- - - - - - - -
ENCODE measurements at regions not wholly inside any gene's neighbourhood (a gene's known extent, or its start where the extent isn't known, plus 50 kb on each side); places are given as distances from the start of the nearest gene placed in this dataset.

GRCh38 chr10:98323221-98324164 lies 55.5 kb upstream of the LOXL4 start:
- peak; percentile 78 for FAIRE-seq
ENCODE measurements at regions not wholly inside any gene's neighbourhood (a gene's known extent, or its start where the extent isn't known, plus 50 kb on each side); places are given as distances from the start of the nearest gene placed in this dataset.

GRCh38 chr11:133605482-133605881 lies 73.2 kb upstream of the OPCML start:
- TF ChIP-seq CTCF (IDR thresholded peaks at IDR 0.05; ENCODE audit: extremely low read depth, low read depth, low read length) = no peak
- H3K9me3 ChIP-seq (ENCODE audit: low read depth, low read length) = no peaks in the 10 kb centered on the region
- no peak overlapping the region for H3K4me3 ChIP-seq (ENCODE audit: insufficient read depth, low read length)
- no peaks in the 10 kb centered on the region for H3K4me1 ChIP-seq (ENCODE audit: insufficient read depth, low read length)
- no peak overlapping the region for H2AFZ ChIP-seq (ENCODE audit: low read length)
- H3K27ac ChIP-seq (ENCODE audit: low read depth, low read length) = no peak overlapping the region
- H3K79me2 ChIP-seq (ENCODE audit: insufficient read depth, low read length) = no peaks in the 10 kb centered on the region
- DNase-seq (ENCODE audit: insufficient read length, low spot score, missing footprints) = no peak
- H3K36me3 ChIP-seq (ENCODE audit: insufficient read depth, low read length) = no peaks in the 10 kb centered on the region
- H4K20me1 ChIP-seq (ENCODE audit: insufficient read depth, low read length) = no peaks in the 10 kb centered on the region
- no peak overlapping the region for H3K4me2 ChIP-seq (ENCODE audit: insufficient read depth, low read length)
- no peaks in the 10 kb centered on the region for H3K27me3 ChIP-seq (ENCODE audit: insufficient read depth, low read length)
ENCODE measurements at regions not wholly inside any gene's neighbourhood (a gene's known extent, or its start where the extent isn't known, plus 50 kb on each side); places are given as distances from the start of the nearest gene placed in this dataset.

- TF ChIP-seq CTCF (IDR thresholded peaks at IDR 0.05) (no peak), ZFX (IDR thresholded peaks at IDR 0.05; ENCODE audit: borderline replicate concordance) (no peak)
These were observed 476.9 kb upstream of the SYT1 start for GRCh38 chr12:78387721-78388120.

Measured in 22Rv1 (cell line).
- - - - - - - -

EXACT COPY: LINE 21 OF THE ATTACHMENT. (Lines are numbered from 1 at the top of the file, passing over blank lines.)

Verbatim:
Measured in 22Rv1 (cell line).